The Napoleonic Fort was built around 1810.
The Viceroy of Italy, stepson of Napoleon I, Emperor and King of Italy and uncle of the future Napoleon III, was one of the many members of Napoleon's family appointed by the Emperor to coordinate the political strategy of the Empire: the Naples Kingdom to his brother Joseph, Westphalia to his brother Jerome and Holland to his brother Louis, later Spain to Joseph succeeded by Murat in Naples. Eugene Beauharnais, just like the other members of the family, had received mandatory instructions from the Emperor regarding the implementation of the continental blockade against England, decided by Napoleon in Berlin following his victory over Prussia in 1806. And the Fort here in Portonovo was to become part of a land and sea system of fortifications for the control on the Adriatic and the Mediterranean, aimed at preventing British and also foreign ships who had called at British ports from carrying on their trade with European countries.
Napoleon had given this definition of Ancona: "a precious base to assure France the dominion over the Adriatic and the expansion routes towards the East". But the reasons why Portonovo was chosen are twofold: the first, to defend Ancona from the south, the second to prevent British vessels sailing in the Adriatic from coming to Portonovo to get their supply of water from the spring situated no more than 200 metres from the Fort. we know in fact that British naval squadrons, some of which may have been involved in the battle of Trafalgar three years before, were stationed in the Ionian Islands. These squadrons also had to control the traffic between Ancona and Dalmatia, acquired by Napoleon a few years before with the victory of Austerlitz and included in the Illyrian Provinces.
If this is the historical context in which the Fort was built, let us now describe its architectural and defensive aspects. Appartently constructed with the stones of the old monastery of Santa maria di Portonovo, according to the experts the Fort is a classical exemple of French military architecture, inspired however by Francesco di Giorgio Martini and perhaps by designs made by Leonardo da Vinci himself three centuries earlier. It has rounded bastions on the beach north of Monte Calcagno on which the Clementine Tower was built. These bastions, which held the cannon batteries, contained the garrisons, and were used both as barracks and as stores of food and ammunition. At the centre of the Fort, well protected by its massive walls, was the commander's quarter perhaps built with the remnants of a Roman temple. According to the historians there were approximaterly 600 soldier of the Italian Kingdom as garrison of the fortress. No information regarding important battles fought here after the construction of the Fort until the fall on Napoleon's Empire is available. After 1815 the building came under the Papal authority and after the battle of Catelfidardo (1860) it became property of the Italian State. Abandoned for years to its harsh destiny, the Fort nearly disapperared. Seen from the top of Monte Conero, it looked like a sunken ship. A stone imperial eagle, Napoleon's emblem, was destroyed by vandals.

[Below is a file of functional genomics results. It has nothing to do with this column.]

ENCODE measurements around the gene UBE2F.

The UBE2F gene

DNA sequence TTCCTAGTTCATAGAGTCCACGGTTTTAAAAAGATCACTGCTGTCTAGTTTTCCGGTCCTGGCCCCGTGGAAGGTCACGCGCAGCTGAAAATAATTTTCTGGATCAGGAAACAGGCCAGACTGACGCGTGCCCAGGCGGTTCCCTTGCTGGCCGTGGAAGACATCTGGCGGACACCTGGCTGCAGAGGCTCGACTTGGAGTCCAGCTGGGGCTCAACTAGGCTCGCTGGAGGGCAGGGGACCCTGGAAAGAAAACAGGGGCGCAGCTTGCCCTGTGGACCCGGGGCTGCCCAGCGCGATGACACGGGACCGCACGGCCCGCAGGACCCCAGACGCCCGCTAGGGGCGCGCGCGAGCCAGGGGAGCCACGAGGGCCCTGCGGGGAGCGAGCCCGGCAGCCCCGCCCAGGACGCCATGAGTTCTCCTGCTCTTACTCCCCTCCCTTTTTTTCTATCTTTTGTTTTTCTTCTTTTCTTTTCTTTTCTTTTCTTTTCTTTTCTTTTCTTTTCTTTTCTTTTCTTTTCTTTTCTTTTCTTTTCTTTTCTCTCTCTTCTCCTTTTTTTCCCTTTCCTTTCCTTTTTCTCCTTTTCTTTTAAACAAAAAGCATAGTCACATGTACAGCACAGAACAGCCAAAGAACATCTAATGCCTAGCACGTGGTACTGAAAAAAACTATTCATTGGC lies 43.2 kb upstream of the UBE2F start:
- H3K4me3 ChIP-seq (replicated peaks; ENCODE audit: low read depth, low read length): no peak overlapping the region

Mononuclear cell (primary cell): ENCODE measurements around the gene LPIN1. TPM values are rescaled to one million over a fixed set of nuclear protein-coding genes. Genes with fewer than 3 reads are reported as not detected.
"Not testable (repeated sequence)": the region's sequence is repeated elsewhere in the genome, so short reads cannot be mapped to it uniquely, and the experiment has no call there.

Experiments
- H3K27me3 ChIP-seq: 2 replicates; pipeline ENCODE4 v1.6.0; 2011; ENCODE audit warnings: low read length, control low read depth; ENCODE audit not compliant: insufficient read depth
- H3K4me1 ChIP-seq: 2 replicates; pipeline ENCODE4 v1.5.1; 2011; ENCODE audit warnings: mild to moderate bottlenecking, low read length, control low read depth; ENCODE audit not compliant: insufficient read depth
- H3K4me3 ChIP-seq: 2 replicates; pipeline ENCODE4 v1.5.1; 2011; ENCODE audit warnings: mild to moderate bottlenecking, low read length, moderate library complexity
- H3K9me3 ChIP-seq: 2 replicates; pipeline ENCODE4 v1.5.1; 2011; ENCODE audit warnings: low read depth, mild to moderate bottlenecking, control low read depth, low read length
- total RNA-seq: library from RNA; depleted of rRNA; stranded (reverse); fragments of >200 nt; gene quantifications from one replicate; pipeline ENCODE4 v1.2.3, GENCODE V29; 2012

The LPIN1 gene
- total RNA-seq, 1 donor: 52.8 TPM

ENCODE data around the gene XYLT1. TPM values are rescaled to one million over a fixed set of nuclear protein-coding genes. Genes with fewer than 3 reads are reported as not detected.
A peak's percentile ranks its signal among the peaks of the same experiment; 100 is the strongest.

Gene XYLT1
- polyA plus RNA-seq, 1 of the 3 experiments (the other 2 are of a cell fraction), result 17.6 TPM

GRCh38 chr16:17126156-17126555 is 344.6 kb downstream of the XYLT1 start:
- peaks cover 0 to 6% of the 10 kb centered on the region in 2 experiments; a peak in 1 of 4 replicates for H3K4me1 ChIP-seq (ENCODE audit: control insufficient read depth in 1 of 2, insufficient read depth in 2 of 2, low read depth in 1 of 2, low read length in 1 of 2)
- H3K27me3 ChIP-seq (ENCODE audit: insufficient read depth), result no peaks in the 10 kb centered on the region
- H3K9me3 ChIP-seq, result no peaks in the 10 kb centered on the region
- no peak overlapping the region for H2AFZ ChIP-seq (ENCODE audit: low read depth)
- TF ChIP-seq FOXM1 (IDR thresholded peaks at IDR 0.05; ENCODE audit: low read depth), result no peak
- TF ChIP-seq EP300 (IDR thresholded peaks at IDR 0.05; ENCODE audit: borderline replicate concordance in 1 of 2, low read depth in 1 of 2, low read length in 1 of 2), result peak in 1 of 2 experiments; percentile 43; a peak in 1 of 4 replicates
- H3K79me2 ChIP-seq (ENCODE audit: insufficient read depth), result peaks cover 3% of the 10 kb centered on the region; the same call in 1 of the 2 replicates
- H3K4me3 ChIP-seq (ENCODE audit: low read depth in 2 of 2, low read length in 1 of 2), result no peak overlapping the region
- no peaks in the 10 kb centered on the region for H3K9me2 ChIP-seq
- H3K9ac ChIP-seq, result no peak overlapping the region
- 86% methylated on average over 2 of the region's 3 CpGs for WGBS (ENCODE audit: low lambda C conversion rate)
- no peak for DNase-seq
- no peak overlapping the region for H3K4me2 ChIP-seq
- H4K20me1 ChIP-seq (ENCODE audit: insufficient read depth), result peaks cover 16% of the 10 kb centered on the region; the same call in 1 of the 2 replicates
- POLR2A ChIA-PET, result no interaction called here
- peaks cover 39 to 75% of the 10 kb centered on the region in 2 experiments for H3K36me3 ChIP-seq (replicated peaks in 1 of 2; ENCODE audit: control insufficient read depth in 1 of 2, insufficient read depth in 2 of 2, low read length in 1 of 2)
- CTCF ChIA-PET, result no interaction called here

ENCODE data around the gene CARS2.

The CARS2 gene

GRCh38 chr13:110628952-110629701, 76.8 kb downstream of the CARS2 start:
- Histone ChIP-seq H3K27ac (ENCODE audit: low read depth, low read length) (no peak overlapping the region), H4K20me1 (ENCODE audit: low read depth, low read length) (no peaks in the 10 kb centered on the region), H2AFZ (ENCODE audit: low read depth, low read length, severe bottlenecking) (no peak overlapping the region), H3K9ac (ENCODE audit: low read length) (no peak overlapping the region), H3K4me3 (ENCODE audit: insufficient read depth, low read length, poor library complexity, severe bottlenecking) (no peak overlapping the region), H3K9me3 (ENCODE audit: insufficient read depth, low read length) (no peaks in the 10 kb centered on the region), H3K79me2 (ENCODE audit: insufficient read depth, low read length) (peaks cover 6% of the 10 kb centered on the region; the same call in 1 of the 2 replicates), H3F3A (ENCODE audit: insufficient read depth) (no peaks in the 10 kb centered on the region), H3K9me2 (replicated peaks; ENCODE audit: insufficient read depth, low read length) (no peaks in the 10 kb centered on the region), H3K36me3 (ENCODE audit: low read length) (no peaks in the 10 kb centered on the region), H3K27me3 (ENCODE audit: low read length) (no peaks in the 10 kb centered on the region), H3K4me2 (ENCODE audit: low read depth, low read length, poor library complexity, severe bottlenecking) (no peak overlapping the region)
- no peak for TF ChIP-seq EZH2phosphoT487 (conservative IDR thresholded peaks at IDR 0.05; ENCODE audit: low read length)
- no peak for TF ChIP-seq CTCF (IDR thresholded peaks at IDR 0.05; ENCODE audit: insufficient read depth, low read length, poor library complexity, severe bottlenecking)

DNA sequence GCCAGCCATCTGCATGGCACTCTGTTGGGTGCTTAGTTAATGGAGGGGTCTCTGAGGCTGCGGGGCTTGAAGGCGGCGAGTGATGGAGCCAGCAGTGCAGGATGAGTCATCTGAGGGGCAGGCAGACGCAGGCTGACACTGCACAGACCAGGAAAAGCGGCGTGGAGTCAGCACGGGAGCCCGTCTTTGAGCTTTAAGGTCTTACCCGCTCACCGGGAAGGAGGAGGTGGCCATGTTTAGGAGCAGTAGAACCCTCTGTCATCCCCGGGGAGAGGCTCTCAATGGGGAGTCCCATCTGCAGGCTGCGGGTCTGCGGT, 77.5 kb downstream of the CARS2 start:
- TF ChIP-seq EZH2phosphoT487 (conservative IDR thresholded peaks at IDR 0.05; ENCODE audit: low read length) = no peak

In 1960 the Fort underwent major restoration which was carried out fully respecting the original structures.